Wednesday, January 30, 2013

What British products do I still yearn for?

When I first left the UK, quite some years ago now, I seemed to spend lots of time searching for British brands or products that I had been used to back home.
I tried the French alternatives, but they never tasted the same and it took about three years before I lost the habit of looking for things like mint sauce in jars, custard powder, baked beans, English bacon etc.
Then, one day, I was cleaning my food cupboards out, and I realised that almost everything in them was French. Apart from an old packet of Bisto that I hadn't used for ages and brown sauce that I really can't find an alternative for.
My taste had certainly changed, and when I did try the old faithfuls again, they were such a disappointment.
Now, there are two things that I will not give up, one is the aforesaid brown sauce, and the other is my English tea bags. I buy the latter in 1100 packs at a time from a shop that sell British produce.
I make mint sauce fresh from my garden, I have converted from gravy to various sauces, the French bacon has much more flavour, so that's a no brainer now.
As we eat out for much of the year, our stodgy old meals, pastry dishes and greasy gravy have long been replaced with crudites, salads, fresh baked baguette, duck confit on a bed of nutmeg mash with a fruit coulis, fresh fish, and of course the fabulous local cheeses.
I suppose we do eat much healthier meals now and we enjoy our food much more, but there's one meal that I would never, ever, give up, and that's battered fish & chips eaten out in the fresh air.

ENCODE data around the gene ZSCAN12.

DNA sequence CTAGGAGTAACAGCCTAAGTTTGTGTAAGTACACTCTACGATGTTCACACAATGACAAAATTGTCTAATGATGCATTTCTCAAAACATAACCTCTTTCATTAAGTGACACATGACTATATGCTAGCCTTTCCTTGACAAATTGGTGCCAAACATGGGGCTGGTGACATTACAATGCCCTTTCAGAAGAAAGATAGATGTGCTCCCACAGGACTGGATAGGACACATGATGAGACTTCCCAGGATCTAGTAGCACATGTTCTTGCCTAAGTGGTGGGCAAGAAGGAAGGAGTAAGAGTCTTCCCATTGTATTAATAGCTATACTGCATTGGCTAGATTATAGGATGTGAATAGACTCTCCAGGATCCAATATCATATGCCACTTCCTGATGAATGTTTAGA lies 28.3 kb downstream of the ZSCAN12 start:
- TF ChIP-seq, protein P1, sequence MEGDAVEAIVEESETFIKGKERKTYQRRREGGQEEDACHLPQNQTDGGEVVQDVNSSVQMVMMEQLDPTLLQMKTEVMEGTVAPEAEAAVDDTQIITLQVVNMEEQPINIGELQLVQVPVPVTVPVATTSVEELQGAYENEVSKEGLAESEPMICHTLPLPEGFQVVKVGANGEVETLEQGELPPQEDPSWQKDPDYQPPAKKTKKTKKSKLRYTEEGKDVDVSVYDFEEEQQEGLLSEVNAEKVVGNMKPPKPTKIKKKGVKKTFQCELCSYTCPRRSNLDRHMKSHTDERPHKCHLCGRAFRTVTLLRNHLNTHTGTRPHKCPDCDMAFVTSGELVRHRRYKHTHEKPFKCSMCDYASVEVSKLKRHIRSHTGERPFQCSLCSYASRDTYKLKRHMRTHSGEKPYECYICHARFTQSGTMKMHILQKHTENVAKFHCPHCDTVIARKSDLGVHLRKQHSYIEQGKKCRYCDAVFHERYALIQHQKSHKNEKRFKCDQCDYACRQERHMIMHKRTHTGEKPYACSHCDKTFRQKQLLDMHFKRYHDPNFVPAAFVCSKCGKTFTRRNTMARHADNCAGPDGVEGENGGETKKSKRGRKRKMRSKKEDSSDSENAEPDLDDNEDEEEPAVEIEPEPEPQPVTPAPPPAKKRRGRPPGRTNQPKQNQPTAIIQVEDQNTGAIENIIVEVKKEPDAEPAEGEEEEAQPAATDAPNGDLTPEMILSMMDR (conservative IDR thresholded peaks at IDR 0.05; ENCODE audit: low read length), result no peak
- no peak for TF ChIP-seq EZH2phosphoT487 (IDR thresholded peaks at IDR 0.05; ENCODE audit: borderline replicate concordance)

I have to travel a long way for them, and only have them two or three times each year, but when I do ... Oh, they taste so good!

Monday, January 21, 2013

A French Village Funeral

I went to my first French funeral today.
It was for a friend and neighbour, and as we were snowed in, I had to make my way on foot.
It gave me time to think about her. She was a fun person, and although she had many health problems, she always had a big smile, greeted me with "Ma cherie" and a massive hug when we met.
The funeral wasn't a big affair, our church is tiny, but there was hardly a spare seat. She had lived in the village for over sixty years and was very well known.
I sat at the back of the church, not realising that I should have waited outside & followed all the other mourners in. Then, towards the end of the service, a man came and asked me to go to the front of the church. I had no clue as to why, but when I reached the coffin, a lady handed me a silver tube with holes in it. I looked at her, she looked at me, as did the whole of the congregation.